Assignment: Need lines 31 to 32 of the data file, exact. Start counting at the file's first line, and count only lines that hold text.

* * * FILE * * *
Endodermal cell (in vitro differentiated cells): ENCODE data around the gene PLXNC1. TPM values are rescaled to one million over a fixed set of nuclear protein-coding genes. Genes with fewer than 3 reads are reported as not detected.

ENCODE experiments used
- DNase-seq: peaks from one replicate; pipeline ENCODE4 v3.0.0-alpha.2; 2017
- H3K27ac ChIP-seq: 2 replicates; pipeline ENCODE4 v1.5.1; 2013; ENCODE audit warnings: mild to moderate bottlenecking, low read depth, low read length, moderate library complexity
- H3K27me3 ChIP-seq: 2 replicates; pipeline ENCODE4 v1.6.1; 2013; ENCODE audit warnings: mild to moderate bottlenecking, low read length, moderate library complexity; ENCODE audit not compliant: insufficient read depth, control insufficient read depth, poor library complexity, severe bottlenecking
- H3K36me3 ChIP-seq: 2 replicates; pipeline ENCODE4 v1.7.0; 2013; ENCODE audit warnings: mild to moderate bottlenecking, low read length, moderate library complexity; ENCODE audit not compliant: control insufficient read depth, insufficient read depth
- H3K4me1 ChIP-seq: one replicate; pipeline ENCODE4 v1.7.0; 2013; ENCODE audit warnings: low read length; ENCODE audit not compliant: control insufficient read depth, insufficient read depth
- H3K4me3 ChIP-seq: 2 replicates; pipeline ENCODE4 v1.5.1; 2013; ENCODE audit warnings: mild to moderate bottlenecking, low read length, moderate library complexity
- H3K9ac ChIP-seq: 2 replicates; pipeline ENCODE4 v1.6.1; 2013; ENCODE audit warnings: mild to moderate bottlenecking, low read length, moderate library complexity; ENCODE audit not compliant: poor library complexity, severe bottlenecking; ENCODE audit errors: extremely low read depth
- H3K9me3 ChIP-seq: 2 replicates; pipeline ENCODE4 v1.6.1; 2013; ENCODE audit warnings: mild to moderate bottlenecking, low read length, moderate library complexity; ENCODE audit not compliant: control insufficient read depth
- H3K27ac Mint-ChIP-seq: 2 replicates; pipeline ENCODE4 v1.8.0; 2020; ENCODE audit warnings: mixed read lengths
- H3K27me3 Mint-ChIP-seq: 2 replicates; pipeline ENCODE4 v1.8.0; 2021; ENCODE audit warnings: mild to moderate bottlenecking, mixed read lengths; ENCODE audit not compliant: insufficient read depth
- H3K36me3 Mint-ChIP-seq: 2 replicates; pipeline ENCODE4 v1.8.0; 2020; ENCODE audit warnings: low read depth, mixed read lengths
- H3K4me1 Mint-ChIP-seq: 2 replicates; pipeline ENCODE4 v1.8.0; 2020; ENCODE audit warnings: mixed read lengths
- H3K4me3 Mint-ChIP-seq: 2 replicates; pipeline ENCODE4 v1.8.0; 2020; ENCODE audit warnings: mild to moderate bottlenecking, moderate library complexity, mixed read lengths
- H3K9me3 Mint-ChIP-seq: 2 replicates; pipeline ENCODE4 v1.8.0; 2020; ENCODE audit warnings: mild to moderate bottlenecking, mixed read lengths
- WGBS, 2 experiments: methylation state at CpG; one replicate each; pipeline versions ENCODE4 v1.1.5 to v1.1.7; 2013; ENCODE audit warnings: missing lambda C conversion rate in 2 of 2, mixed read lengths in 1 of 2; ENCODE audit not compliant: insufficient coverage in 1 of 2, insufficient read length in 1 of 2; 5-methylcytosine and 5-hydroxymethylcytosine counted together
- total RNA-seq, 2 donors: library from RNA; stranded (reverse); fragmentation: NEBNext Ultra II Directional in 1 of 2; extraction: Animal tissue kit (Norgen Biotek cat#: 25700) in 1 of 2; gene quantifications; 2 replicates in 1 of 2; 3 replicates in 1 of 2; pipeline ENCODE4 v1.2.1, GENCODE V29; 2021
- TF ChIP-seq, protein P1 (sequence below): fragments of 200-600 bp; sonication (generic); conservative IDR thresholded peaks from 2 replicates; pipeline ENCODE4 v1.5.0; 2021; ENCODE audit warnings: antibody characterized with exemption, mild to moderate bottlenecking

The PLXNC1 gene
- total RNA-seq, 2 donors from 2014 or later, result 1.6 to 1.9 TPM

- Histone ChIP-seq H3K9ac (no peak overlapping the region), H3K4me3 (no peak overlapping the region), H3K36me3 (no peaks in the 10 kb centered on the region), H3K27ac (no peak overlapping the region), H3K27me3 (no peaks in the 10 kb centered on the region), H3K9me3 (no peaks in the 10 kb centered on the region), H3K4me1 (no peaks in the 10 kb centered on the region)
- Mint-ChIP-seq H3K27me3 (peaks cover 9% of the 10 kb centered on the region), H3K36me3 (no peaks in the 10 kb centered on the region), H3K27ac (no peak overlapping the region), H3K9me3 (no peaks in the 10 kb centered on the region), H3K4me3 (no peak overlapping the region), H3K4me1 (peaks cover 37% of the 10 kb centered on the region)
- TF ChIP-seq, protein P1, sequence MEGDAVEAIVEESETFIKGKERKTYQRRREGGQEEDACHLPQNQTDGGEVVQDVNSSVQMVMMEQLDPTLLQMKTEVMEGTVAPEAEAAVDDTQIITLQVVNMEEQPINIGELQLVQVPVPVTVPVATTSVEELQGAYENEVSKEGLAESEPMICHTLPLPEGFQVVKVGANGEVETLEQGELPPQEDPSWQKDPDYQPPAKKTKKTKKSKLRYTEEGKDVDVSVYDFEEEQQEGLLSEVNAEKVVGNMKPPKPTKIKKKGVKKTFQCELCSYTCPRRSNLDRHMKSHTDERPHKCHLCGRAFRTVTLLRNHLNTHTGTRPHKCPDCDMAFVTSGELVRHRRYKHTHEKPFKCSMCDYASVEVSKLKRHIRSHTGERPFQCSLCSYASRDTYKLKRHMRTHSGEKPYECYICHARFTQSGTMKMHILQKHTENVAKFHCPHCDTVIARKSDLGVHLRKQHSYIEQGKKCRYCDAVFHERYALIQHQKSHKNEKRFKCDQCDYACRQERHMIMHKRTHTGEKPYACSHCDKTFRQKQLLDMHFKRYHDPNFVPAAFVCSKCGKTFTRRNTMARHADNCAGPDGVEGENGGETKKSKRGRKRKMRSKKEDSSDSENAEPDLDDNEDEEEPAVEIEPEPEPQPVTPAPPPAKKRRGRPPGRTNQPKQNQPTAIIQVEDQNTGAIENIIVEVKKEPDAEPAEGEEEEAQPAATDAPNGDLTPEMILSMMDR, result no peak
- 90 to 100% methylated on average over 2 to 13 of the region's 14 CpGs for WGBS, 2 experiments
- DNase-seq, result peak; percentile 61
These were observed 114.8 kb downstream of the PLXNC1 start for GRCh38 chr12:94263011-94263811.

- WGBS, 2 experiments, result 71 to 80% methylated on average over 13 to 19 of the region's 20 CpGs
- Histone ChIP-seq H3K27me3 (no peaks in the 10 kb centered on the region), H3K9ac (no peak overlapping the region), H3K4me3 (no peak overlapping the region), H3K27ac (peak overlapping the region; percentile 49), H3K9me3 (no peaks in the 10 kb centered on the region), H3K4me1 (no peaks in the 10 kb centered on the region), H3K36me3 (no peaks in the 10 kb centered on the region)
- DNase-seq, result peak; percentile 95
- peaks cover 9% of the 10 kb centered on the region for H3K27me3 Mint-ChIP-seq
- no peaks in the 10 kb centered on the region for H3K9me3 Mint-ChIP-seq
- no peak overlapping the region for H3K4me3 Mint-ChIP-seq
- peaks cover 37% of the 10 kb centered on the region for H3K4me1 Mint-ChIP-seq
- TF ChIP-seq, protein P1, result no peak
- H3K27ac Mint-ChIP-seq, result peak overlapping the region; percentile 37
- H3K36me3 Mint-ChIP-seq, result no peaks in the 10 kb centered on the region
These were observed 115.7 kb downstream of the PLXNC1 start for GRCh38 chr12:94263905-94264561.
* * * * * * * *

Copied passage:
- peaks cover 9% of the 10 kb centered on the region for H3K27me3 Mint-ChIP-seq
- no peaks in the 10 kb centered on the region for H3K9me3 Mint-ChIP-seq